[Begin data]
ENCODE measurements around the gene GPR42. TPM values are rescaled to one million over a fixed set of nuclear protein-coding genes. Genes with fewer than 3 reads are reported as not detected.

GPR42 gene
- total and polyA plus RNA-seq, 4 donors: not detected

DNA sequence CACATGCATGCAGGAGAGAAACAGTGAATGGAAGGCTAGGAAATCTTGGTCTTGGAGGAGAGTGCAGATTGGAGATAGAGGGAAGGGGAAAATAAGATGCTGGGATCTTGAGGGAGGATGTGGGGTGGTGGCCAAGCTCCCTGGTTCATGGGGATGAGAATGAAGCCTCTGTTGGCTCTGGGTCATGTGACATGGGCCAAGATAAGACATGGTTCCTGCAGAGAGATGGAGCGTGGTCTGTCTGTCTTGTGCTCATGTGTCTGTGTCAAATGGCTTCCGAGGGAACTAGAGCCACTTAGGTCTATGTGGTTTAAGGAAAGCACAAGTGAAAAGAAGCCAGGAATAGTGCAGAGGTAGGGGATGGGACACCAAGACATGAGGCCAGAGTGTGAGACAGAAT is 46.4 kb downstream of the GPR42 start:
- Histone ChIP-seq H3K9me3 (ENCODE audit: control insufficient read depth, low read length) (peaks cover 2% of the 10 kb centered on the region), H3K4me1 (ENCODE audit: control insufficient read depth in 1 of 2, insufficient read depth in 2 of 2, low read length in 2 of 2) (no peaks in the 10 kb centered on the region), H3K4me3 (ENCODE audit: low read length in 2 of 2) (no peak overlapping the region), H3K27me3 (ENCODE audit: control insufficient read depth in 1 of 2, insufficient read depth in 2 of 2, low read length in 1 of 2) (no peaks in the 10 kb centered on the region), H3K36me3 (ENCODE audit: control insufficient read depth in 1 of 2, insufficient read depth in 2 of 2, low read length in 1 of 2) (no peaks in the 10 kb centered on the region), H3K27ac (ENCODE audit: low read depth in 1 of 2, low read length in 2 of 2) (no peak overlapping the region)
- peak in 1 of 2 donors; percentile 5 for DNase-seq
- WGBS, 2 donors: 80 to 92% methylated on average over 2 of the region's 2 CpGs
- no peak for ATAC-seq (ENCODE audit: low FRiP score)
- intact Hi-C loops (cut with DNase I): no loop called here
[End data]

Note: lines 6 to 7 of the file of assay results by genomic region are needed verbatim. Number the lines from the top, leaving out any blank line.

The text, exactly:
- peak in 1 of 2 donors; percentile 5 for DNase-seq
- WGBS, 2 donors: 80 to 92% methylated on average over 2 of the region's 2 CpGs